Thabo Mothibi, Managing Editor, email@example.com
Energy regulatory authority – National Energy Regulator of South Africa (NERSA) – says it is ready to receive presentations into claims of the Sol Plaatje Municipality overcharging residents on the cost of electricity.
NERSA’s representative Mmoni Suza said the regulator is awaiting evidence to be submitted by energy activist and Galeshewe resident Tumelo Mosikare. “We have a turn-around time of 140 days in responding to complaints. Hence we guarantee to give feedback. The nature of this investigation won’t be difficult as it will be based on documentation. Our offices are in contact with Mr Mosikare”
Residents of Galeshewe voiced their concerns over the high price of electricity charged by the municipality at a workshop aimed at enlightening them over their rights and responsibilities as consumers of electricity. Albeit poorly attended, a number of elderly residents keenly listened to presentations in Setswana on NERSA’s mandate and from Sol Plaatje Municipality on the supply of electricity.
NERSA has endorsed an increment of just under seven percent (6.84%) that the municipality is to implement in July this year, whilst the municipality will be charging less at under six percent.
However, Mosikare and some residents at the workshop still insisted that Sol Plaatje Municipality is overcharging them and that the increment set for July will plunge them into financial distress and worsen poverty.
Mosikare who had successfully lobbied NERSA to stage the workshop, complained that the municipality is dishonest in what it charges. “The high pricing is based on what the municipality is trying to recoup from residents on the theft of electricity and what is lost that it cannot account for,” he lamented in his input from the floor.
Former councillor Oupa Mazabane also complained of exorbitant electricity pricing and called for a massive mobilisation of residents to make their voices heard.
Residents learned from NERSA that the choice of purchasing of prepaid electricity from resellers who are mainly foreign nationals selling from their tuck-shops in itself could be costly as the profit margins on the unit price is not monitored. It also emerged that it is supposed to be standard practice for resellers to inform clients upon every electricity purchase of the determined price by the municipality.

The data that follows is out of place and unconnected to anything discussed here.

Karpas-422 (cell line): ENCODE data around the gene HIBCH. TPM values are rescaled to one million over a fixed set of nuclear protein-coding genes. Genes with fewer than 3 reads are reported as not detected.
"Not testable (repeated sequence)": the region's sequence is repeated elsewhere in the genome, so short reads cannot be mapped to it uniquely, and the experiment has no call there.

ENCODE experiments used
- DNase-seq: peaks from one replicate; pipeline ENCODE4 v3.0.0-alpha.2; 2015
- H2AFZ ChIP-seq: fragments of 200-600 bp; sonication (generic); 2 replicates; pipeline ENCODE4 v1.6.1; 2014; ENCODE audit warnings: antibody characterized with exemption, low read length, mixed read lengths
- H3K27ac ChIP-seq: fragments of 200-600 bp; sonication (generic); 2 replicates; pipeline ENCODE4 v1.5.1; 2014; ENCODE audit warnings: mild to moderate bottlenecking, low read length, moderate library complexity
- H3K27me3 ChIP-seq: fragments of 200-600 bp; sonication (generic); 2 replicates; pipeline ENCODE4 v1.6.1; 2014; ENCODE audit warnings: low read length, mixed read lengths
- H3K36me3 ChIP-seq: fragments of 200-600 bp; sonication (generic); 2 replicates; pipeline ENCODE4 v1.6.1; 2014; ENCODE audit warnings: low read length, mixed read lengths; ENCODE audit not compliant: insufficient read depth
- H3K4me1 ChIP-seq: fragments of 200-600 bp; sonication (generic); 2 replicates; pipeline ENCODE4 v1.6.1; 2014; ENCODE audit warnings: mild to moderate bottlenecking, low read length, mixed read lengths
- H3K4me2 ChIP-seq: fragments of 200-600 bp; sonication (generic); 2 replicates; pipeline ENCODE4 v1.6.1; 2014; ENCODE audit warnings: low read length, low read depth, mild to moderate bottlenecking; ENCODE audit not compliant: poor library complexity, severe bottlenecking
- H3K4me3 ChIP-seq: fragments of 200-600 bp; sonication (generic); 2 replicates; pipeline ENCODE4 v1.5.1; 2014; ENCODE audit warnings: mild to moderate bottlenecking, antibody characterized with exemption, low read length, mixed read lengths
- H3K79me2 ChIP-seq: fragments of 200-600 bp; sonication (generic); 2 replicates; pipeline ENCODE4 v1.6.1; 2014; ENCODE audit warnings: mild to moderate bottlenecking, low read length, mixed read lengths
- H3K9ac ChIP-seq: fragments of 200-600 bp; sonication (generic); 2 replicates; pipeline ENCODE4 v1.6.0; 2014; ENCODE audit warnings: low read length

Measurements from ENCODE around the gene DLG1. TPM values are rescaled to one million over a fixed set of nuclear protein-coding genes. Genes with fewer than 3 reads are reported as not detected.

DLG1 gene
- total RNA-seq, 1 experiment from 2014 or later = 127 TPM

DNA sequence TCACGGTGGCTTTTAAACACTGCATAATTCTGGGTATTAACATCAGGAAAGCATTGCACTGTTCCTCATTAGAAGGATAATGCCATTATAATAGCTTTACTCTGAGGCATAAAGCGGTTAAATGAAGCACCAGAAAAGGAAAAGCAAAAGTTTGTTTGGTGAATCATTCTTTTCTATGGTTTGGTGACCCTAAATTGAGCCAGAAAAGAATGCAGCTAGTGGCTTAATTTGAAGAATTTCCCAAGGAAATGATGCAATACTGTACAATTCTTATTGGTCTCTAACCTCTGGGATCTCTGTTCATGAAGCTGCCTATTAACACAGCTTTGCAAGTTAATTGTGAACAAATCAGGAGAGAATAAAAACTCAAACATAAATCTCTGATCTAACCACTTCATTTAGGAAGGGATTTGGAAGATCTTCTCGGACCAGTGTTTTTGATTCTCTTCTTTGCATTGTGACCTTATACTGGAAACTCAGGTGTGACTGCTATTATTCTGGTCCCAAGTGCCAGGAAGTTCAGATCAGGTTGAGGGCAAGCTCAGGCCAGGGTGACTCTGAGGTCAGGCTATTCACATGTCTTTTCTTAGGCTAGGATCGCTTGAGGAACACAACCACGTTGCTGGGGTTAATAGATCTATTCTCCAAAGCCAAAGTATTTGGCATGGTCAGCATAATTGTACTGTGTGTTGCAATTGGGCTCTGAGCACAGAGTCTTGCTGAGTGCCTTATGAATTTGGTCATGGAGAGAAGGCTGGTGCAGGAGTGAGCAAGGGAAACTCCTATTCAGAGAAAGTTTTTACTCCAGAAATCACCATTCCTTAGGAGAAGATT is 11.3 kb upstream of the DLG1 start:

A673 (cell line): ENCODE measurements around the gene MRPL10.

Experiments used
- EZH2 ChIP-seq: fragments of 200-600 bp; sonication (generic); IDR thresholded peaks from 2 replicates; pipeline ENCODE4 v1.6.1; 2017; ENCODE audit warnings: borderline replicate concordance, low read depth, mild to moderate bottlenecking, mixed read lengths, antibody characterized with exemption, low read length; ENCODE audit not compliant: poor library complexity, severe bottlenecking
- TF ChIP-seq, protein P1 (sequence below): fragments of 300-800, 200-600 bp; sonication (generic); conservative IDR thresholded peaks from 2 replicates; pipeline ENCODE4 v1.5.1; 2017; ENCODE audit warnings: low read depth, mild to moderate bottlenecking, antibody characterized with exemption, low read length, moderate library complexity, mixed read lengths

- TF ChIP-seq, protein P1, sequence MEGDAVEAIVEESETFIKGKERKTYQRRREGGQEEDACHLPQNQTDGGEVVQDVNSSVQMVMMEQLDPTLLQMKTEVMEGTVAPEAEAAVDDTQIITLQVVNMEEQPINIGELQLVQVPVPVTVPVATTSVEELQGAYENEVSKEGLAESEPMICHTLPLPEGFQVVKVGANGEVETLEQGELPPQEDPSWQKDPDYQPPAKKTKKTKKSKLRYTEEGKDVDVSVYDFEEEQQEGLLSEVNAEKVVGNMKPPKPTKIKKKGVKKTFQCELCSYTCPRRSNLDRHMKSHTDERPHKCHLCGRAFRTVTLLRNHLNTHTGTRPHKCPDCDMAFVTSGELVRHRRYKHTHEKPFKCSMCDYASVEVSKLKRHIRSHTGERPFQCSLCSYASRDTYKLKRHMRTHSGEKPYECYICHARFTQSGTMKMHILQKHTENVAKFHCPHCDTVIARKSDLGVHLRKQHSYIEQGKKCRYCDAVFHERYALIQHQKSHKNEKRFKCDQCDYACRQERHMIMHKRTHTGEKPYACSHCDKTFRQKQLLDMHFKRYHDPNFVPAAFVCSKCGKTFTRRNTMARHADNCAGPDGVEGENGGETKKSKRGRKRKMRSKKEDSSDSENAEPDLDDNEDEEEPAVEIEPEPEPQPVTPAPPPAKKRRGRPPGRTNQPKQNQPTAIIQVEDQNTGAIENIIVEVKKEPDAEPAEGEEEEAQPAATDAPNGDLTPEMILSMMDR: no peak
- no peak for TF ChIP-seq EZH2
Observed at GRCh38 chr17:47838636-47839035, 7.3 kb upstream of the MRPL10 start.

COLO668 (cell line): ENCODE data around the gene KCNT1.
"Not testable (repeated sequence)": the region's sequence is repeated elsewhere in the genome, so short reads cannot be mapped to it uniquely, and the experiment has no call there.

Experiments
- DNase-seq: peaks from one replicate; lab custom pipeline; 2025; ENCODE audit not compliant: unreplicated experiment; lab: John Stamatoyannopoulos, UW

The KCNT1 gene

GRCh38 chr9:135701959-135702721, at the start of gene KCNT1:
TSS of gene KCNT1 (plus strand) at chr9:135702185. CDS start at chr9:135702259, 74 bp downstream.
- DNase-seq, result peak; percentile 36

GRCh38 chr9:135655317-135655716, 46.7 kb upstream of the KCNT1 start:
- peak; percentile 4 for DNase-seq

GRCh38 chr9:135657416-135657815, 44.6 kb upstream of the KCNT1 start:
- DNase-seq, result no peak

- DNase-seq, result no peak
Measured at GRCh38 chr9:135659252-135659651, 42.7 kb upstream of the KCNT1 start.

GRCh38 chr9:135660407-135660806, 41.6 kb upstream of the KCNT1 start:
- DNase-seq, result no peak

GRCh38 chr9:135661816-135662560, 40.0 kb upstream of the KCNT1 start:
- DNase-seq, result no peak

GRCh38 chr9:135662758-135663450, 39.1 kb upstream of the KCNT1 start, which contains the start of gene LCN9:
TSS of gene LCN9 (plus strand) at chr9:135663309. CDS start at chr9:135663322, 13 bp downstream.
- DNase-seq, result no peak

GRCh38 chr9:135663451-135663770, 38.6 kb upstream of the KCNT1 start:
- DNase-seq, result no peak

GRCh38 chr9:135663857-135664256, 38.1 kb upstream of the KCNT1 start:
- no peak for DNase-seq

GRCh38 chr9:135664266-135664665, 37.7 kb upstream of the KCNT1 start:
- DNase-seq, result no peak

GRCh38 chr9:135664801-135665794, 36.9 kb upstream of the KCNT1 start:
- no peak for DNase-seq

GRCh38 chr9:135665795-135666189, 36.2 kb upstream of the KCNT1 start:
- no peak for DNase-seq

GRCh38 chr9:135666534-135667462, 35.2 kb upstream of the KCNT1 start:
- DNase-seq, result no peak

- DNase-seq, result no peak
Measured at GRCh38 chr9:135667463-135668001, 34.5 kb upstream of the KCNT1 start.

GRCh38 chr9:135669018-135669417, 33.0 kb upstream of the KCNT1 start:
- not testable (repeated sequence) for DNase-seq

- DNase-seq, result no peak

Another known resident Sombo Jansen said taking on foreign national owned tuck-shops is a double edged sword owing to their flexibility in extending electricity purchasing on credit. He added that the onus is entirely on the municipality to act on unregulated extra charges.
Chief Financial Officer of the Sol Plaatje Municipality Lydia Mahloko said the overpricing claim is based on a misinterpretation. “We are going to embark on a drive of explaining the tariff structure by having direct interactions with communities.”
And on prepaid, she added that it is wrong for vendors or resellers to charge an extra two-rand. “We are going to embark on a public awareness drive through the media to sensitize residents on what is supposed to be charged by third-party vendors.”
By Thabo Mothibi
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Thabo Mothibi is a former broadcast journalist (TV and Radio) – with specialist reporting experience; SABC Political/Parliamentary and TRC Teams over a period of five years (1995 to 2000).
One key foreign assignment - is the 11-nation African Connection Rally – overland journey from Africa’s northern-most pole in the coastal Tunisian city of Bizerte to the southern-most pole in South Africa’s Cape Agulhas. From the journalistic years, Thabo then delved into Government media liaison and serving two former Ministers and three MECs. He became the Northern Cape Provincial Government’s first department based Communications Director at Department of Agriculture, Land Reform and Rural Development - 2008-2010 – where he also served as Head of Ministry from 2003 – 2008.
As a former anti-apartheid activist, his political background and professional training aided him in spearheading the Northern Cape ANC’s 2004 National Elections media and publicity campaign and that of the 2006 Local Government Elections.
Whilst based in Waterkloof in Pretoria -2010 to end 2011, he consulted for Manstrat Agricultural Intelligence, then returned to the Northern Cape in 2012 to date, to consult independently and pursue other entrepreneurial interests in media and communications through KwaVuko Communications and Marketing.
Thabo Mothibi obtained his NQF7 through Wits University’s Graduate School of Public and Development Management (P&DM) in Johannesburg, a Unilever Mandela Rhodes Academy for Marketing and Communications Academy (UMRA). The goal of the NQF7 programme was to educate and train public and private sector professional communicators and marketers in government communications..